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Nanosphere Announces Presentation of Six Studies, Data Shows Verigene BC-GN 99.2% Detection Sensitive to Toxins

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Nanosphere, Inc. (Nasdaq: NSPH), a company enhancing medicine through targeted molecular diagnostics, today announced that six studies performed by various U.S. and international medical facilities have been presented at the 24^th European Congress of Clinical Microbiology and Infectious Diseases (ECCMID) this week. These studies illustrate the unparalleled accuracy and demonstrated clinical utility of three Verigene® multiplex molecular infectious disease tests in both adult and pediatric patient populations. These include the Verigene Gram-Positive Blood Culture (BC-GP) (FDA-cleared; CE-IVD), Gram-Negative Blood Culture (BC-GN) (FDA-cleared; CE-IVD) and Enteric Pathogens (EP) (FDA clearance pending) Tests.

"We are excited to be showcasing further evidence of the accuracy, reliability and clinical value of our menu of multiplex molecular tests in the care of patients with infectious diseases," said Michael McGarrity, Nanosphere's president and chief executive officer. "Access to early and accurate diagnostic results is critical to healthcare providers' ability to determine the most appropriate course of treatment for their patients, particularly for infections of the bloodstream and gastrointestinal tract."

Presentations and posters showcased at ECCMID include:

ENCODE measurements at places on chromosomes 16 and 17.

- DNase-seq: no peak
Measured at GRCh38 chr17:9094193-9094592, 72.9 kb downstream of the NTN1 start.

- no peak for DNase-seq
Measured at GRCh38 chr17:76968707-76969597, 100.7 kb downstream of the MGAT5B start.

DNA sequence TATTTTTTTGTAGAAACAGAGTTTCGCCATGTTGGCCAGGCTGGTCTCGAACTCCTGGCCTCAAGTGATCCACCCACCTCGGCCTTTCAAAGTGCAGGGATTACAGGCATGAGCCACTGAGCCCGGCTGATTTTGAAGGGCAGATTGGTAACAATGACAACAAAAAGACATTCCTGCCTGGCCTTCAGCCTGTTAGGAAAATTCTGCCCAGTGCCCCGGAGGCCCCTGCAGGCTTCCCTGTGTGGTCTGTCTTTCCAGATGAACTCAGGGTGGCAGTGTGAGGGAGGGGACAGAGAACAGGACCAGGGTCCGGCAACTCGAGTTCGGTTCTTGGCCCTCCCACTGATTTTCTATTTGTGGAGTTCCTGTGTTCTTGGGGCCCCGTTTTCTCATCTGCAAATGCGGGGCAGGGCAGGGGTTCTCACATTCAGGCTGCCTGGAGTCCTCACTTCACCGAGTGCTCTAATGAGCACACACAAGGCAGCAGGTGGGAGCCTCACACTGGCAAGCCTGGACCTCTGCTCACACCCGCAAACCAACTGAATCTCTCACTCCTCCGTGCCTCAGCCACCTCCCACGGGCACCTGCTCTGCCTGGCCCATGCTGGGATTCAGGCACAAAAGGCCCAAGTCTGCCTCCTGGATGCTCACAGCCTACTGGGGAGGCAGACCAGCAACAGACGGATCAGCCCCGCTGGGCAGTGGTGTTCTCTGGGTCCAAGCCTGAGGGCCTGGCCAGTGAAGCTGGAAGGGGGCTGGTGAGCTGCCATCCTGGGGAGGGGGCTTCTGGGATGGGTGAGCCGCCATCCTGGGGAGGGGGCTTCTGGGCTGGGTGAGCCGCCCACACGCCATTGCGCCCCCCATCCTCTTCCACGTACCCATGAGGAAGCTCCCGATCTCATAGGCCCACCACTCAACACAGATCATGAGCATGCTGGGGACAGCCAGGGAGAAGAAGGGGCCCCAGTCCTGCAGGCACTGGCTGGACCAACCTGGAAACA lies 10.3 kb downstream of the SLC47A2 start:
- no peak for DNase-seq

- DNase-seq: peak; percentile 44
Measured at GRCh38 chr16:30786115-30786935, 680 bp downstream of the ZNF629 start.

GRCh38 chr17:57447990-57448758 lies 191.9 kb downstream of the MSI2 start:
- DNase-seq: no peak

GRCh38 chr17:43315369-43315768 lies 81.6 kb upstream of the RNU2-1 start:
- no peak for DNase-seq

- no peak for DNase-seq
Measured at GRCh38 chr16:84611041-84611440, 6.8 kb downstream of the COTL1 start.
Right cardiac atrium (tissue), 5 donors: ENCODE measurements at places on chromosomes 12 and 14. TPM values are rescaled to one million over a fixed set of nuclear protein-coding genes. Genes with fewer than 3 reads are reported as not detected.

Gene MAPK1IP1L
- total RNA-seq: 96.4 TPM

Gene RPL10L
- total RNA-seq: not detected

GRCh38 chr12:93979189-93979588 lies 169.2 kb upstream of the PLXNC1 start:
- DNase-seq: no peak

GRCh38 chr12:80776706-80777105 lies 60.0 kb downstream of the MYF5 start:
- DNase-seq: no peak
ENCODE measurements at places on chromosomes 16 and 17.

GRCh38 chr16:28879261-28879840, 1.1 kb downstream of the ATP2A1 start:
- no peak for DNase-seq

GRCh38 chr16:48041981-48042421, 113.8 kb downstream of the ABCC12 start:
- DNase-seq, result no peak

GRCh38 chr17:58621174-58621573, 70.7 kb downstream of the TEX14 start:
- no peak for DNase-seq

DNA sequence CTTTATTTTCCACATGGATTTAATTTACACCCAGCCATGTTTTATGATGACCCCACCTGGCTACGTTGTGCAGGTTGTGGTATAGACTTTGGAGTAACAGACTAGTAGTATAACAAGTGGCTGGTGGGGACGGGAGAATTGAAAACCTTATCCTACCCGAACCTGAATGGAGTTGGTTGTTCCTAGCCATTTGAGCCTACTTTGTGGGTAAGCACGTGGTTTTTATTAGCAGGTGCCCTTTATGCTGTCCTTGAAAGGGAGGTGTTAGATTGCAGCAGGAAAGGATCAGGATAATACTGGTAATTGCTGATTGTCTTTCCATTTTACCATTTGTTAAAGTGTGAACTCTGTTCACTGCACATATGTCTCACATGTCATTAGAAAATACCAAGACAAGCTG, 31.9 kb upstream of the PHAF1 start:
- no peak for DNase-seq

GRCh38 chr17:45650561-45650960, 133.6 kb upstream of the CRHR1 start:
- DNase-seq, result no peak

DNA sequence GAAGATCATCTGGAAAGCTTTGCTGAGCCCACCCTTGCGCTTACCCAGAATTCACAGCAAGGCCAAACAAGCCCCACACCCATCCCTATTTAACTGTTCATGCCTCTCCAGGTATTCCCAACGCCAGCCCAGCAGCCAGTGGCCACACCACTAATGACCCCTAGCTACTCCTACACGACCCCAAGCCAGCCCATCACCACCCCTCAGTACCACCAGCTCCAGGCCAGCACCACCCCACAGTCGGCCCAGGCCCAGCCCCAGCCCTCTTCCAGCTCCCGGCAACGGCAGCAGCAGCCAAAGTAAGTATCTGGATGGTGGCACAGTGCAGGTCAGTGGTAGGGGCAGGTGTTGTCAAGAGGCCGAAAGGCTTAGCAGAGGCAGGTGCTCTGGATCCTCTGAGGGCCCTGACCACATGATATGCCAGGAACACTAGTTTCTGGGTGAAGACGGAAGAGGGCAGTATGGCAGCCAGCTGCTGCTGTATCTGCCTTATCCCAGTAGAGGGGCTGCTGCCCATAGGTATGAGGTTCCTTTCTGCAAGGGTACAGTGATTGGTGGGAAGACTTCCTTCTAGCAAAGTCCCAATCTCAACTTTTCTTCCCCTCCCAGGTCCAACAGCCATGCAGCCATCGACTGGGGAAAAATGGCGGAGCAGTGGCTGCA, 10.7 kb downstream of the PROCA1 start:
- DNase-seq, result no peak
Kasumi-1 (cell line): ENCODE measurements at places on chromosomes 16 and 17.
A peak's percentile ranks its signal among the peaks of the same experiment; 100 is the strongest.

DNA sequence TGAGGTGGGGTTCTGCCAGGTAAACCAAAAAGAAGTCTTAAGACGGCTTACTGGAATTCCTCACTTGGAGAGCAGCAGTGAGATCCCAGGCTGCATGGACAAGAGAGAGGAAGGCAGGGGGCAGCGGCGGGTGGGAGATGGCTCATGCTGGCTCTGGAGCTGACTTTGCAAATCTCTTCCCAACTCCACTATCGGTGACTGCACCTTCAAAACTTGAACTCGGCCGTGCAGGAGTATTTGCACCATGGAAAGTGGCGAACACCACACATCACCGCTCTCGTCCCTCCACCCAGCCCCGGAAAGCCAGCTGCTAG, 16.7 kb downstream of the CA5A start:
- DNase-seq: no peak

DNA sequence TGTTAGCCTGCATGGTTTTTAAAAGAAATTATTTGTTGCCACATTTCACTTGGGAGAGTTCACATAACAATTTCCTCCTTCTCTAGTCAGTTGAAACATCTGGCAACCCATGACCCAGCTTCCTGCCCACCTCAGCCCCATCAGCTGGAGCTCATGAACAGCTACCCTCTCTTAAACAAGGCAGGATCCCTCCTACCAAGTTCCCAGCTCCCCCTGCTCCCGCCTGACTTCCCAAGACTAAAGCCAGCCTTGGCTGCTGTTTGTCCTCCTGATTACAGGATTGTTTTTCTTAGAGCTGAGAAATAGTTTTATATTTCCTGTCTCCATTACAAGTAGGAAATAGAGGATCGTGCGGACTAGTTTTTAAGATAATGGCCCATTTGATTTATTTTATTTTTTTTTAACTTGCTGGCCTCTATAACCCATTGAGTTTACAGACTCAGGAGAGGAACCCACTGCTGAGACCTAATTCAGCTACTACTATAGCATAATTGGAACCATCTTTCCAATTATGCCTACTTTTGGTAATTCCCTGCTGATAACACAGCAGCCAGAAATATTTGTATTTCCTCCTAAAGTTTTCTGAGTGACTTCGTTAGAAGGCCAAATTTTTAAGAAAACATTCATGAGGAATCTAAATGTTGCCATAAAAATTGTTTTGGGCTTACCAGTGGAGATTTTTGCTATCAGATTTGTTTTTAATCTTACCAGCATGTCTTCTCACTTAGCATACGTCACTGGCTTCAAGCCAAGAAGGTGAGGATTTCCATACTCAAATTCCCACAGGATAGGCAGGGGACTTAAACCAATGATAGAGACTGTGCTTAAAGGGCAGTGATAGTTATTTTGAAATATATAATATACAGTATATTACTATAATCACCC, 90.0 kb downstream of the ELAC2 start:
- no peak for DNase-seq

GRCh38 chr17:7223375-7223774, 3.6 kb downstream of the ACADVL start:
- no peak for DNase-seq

* Presentation O264: "Accuracy and Potential Clinical Utility of Two Rapid Molecular Panels for Detection of Bloodstream Infection." The comparative study evaluated the performance of Verigene BC-GP and BC-GN versus the FilmArray Blood Culture Identification (BCID) assay from BioFire Diagnostics in detecting common bloodstream pathogens. When culture and MALDI-TOF identification along with automated susceptibility testing (Vitek2) were used as the gold standard, the overall sensitivity, specificity, positive and negative predictive values were 97.4%, 99.8%, 94.4% and 99.8% respectively for Verigene and 98.1%, 98.6%, 85.3% and 99.8% respectively for FilmArray. The FilmArray produced 26 positive results for Pseudomonas aeruginosa which could not be confirmed using culture; the authors considered these to be false positive results. The study was conducted at Guy's & St. Thomas' NHS Foundation Trust (London, United Kingdom) and GSTS Pathology (London, United Kingdom), and led by Dr. C. Ward. * Presentation O265: "Rapid Detection of Gram-Negative Bacteria and Resistance Determinants Directly from Positive Blood Cultures Using the Microarray-Based Sample-to-Result Verigene BC-GN Assay." This study found that among 125 monomicrobial cultures containing gram-negative bacteria, Verigene BC-GN was 99.2% sensitive in detection of bacterial identification targets present on the assay. The study was conducted at the Medical College of Wisconsin (Milwaukee (WI), USA), and led by Dr. N. Ledeboer. * Presentation O266: "Impact of the Verigene Gram-Positive Blood Culture Assay in a Tertiary Care Pediatric Hospital." This study found that rapid blood culture identification using Verigene BC-GP significantly decreased the time to organism identification and detection of resistance markers from 26.2 hours with traditional culture methods to 5.3 hours. This led to a reduction of 19.1 hours in the mean time-to-appropriate antimicrobial therapy among the study's pediatric patients. The study was conducted at Children's Hospital Los Angeles (Los Angeles (CA), USA), and led by Dr. S. Felsenstein. * Poster P0527: "Multi-Centre Evaluation of Verigene BC-GN Test for Rapid Detection of Gram-Negative Bacteria from Positive Blood Cultures from Pediatric Inpatients." This study found that Verigene BC-GN (RUO) correctly detected 72 of 73 blood cultures containing one of the following bacteria: Acinetobacter spp., Citrobacter spp., Enterobacter spp., E. coli, K. oxytoca, K. pneumonia, Proteus spp., P. aeruginosa or S. marcescens. The single miscall was a K. pneumoniae reported as Enterobacter spp. From this study, the authors conclude that Verigene BC-GN has the potential for a significant impact on the care of pediatric patients with Gram-negative sepsis. The study was conducted at Cincinnati Children's Hospital (Cincinnati (OH), USA), and led by Dr. J. Mortensen. * Poster P0541: "Potential Impact of a Microarray-Based Nucleic Acid Assay for the Rapid Detection of Gram-Negative Bacteria and Resistance Markers in Positive Blood Cultures." This study found that Verigene BC-GN results were available on average at 26 hours 5 minutes after blood draw, compared to 40 hours 5 minutes and 46 hours 5 minutes when using MALDI-TOF (VITEK MS) for bacterial identification and susceptibility testing (Vitek 2 AST-GN202 card), respectively. When considering ongoing empirical antibiotic therapy, the authors concluded that Verigene BC-GN performance would have allowed therapeutic adjustment approximately 14 hours earlier in 9 out of 14 patients with isolates featuring a carbapenem-resistant gene. The study was conducted at San Raffaele Hospital (Milan, Italy), and led by Dr. L. Infurnari. * Poster P0860: "Evaluation of the Verigene EP IUO Test for the Rapid Detection of Bacterial and Toxin Causes of Gastrointestinal Infection." This study found that for the 725 stool specimens tested, the total sensitivity and specificity of Verigene EP (IUO) for detection of common bacterial (Salmonella, Shigella, Campylobacter, Vibrio, Yersinia enterocolitica) and toxin (stx1, stx2) causes of gastrointestinal tract infection when compared to traditional culture methods was greater than 98.5%. With these findings, the authors concluded that rapid diagnostic tests that accurately detect the bacterial and toxin-related cause of gastroenteritis can potentially improve patient management decisions to avoid unnecessary or inappropriate treatment. The study was conducted at Kaiser Permanente (North Hollywood (CA), USA), and led by Dr. S. Novak-Weekley.